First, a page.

Hardcover, 299 pages
Published by Riverhead Books
Publication date: February 1, 1997
As director of a hospice in his own home town of Missoula, Montana, he has sat at the bedside with many families dealing with death. He now gives us a hopeful book with the message that the immediacy of death can give rare opportunities for emotional and spiritual growth.
Dr. Byock tells the true stories of his own father's death and other families he has known that have found growth, love, and reconciliation in the face of pain, conflict, and death. His practical advice shows families how to work with medical caregivers, relatives, and one another to make the most of the precious time that remains. This book has a range of material that will be of interest to both professional caregivers and the general public.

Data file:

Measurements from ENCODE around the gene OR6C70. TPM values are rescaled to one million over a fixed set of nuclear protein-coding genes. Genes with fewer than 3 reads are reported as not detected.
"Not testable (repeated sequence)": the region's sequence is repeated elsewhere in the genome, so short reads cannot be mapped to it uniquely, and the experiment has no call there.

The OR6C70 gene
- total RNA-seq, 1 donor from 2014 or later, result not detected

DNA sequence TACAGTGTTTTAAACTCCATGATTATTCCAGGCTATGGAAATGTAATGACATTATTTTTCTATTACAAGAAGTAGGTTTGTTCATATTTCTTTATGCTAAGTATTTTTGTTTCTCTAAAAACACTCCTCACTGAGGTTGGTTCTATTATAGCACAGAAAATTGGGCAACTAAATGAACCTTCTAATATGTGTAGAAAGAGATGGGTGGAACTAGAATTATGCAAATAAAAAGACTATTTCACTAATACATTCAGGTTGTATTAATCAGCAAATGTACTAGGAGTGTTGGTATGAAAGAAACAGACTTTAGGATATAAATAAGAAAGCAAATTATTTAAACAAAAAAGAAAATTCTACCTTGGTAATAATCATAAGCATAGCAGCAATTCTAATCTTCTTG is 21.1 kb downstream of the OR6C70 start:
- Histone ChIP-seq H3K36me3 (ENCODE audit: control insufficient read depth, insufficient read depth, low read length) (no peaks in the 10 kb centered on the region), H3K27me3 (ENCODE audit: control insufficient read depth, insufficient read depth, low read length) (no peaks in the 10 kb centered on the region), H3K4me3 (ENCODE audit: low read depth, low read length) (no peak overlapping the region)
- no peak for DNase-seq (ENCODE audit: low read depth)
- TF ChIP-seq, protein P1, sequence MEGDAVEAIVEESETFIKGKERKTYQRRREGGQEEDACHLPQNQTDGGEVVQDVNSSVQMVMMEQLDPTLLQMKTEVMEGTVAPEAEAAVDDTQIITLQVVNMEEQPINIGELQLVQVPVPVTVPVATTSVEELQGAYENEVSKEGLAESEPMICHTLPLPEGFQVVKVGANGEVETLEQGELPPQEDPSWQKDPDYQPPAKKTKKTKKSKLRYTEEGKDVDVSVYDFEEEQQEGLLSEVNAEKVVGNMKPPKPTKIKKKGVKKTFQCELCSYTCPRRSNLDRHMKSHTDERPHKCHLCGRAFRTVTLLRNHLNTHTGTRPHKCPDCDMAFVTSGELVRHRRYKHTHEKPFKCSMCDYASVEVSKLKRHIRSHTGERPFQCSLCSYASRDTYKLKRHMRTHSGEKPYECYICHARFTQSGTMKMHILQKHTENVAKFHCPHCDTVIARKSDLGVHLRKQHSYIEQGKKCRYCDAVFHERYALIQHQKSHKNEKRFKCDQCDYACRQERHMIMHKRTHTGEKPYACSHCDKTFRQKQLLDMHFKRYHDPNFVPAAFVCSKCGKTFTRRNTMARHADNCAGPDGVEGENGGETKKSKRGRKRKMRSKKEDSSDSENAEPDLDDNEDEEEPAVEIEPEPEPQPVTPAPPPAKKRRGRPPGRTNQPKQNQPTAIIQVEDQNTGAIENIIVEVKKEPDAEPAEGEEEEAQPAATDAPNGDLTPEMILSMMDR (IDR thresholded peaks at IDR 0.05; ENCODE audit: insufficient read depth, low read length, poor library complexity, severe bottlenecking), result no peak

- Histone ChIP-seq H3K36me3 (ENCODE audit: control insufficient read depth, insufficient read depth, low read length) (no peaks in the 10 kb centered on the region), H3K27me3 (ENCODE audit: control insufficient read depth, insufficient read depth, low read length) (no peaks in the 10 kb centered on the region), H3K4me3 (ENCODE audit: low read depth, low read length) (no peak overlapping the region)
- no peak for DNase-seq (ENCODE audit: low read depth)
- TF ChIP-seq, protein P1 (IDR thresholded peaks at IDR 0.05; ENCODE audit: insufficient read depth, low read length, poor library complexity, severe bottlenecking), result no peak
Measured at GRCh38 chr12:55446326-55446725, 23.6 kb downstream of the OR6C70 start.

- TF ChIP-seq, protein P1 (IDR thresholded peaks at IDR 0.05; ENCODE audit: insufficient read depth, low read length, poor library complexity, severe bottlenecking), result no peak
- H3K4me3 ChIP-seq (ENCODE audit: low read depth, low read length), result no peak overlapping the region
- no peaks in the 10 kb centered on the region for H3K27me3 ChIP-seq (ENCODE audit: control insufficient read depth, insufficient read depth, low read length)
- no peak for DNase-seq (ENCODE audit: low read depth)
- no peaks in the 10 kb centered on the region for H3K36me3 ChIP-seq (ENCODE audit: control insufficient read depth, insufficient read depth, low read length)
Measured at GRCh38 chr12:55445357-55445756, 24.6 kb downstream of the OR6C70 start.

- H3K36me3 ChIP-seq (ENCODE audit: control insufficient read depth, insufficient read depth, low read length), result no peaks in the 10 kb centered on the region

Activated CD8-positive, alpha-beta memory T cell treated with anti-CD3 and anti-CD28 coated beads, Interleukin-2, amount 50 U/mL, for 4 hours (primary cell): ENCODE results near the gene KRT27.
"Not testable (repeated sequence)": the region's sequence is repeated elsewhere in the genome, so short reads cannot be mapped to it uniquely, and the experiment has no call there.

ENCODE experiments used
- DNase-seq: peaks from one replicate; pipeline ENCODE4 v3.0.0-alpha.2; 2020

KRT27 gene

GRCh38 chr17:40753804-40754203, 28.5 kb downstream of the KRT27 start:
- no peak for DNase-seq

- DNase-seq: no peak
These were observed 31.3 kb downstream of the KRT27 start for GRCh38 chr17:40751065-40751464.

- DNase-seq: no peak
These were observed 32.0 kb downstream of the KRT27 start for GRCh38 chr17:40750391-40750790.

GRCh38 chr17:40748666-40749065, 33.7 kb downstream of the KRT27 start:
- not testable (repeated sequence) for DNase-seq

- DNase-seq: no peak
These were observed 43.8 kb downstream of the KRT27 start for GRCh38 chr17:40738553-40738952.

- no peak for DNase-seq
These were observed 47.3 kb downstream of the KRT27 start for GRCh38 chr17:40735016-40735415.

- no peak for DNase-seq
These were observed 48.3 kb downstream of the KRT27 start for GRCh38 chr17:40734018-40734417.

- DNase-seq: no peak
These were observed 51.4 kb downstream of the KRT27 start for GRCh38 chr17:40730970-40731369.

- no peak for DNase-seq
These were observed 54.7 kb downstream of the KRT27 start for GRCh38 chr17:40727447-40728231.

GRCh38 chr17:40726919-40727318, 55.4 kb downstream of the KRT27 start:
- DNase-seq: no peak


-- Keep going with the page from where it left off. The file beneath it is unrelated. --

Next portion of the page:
Along the way Byock shares his opinions on the euthanasia debate, assisted suicide, vegetative states, and feeding tubes. Not all the deaths described in this book are easy or free of pain. The story of Terry, a 31-year-old mother with cancer, illustrates the fine distinction between hastening death and ensuring comfort.
The message is clear that with top-quality medical care the physical pain of dying almost always can be controlled, but healing emotional pain requires skills that go beyond the customary physician's toolkit. For those deeper pains only honesty, forgiveness, and a loving good-bye offer help.